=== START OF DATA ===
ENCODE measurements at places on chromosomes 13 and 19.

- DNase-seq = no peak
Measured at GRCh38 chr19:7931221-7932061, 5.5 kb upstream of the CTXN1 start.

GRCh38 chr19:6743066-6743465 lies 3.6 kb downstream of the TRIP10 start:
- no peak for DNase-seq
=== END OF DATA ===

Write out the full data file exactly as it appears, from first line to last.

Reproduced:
ENCODE measurements at places on chromosomes 13 and 19.

- DNase-seq = no peak
Measured at GRCh38 chr19:7931221-7932061, 5.5 kb upstream of the CTXN1 start.

GRCh38 chr19:6743066-6743465 lies 3.6 kb downstream of the TRIP10 start:
- no peak for DNase-seq